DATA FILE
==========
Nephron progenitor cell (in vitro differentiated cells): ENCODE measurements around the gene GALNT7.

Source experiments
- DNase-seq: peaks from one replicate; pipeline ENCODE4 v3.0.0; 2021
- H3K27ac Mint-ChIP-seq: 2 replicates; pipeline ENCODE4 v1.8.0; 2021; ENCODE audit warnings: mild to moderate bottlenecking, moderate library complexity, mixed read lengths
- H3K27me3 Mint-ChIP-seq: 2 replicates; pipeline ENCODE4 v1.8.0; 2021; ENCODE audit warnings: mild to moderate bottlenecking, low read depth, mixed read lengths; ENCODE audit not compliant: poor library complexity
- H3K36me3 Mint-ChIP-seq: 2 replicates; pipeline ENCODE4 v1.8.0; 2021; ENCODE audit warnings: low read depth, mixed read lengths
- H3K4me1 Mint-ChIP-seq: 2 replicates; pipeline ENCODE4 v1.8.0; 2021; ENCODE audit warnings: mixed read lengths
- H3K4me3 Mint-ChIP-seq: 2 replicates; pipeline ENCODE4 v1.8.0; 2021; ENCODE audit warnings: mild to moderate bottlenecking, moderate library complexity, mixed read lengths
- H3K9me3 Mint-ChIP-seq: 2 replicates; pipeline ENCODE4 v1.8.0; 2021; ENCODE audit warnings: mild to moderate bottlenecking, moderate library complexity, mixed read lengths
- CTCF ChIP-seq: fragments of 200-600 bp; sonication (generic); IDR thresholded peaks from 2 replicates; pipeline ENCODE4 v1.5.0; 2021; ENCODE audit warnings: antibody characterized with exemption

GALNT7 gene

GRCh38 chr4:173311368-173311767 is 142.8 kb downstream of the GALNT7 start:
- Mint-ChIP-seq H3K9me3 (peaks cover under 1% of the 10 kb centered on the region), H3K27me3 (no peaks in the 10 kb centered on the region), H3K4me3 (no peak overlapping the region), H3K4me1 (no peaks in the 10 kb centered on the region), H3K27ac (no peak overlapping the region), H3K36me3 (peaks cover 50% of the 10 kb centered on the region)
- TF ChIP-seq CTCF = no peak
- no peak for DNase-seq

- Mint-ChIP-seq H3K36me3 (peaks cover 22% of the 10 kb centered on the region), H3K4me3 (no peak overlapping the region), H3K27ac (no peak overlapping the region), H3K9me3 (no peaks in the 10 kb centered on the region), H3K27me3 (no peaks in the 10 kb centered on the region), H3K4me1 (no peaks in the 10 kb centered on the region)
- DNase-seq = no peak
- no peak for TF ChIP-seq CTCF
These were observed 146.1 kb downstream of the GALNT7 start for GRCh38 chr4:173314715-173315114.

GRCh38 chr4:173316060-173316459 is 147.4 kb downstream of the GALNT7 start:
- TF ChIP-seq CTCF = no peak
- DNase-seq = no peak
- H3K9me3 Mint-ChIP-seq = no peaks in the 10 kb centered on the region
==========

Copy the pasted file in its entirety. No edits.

Nephron progenitor cell (in vitro differentiated cells): ENCODE measurements around the gene GALNT7.

Source experiments
- DNase-seq: peaks from one replicate; pipeline ENCODE4 v3.0.0; 2021
- H3K27ac Mint-ChIP-seq: 2 replicates; pipeline ENCODE4 v1.8.0; 2021; ENCODE audit warnings: mild to moderate bottlenecking, moderate library complexity, mixed read lengths
- H3K27me3 Mint-ChIP-seq: 2 replicates; pipeline ENCODE4 v1.8.0; 2021; ENCODE audit warnings: mild to moderate bottlenecking, low read depth, mixed read lengths; ENCODE audit not compliant: poor library complexity
- H3K36me3 Mint-ChIP-seq: 2 replicates; pipeline ENCODE4 v1.8.0; 2021; ENCODE audit warnings: low read depth, mixed read lengths
- H3K4me1 Mint-ChIP-seq: 2 replicates; pipeline ENCODE4 v1.8.0; 2021; ENCODE audit warnings: mixed read lengths
- H3K4me3 Mint-ChIP-seq: 2 replicates; pipeline ENCODE4 v1.8.0; 2021; ENCODE audit warnings: mild to moderate bottlenecking, moderate library complexity, mixed read lengths
- H3K9me3 Mint-ChIP-seq: 2 replicates; pipeline ENCODE4 v1.8.0; 2021; ENCODE audit warnings: mild to moderate bottlenecking, moderate library complexity, mixed read lengths
- CTCF ChIP-seq: fragments of 200-600 bp; sonication (generic); IDR thresholded peaks from 2 replicates; pipeline ENCODE4 v1.5.0; 2021; ENCODE audit warnings: antibody characterized with exemption

GALNT7 gene

GRCh38 chr4:173311368-173311767 is 142.8 kb downstream of the GALNT7 start:
- Mint-ChIP-seq H3K9me3 (peaks cover under 1% of the 10 kb centered on the region), H3K27me3 (no peaks in the 10 kb centered on the region), H3K4me3 (no peak overlapping the region), H3K4me1 (no peaks in the 10 kb centered on the region), H3K27ac (no peak overlapping the region), H3K36me3 (peaks cover 50% of the 10 kb centered on the region)
- TF ChIP-seq CTCF = no peak
- no peak for DNase-seq

- Mint-ChIP-seq H3K36me3 (peaks cover 22% of the 10 kb centered on the region), H3K4me3 (no peak overlapping the region), H3K27ac (no peak overlapping the region), H3K9me3 (no peaks in the 10 kb centered on the region), H3K27me3 (no peaks in the 10 kb centered on the region), H3K4me1 (no peaks in the 10 kb centered on the region)
- DNase-seq = no peak
- no peak for TF ChIP-seq CTCF
These were observed 146.1 kb downstream of the GALNT7 start for GRCh38 chr4:173314715-173315114.

GRCh38 chr4:173316060-173316459 is 147.4 kb downstream of the GALNT7 start:
- TF ChIP-seq CTCF = no peak
- DNase-seq = no peak
- H3K9me3 Mint-ChIP-seq = no peaks in the 10 kb centered on the region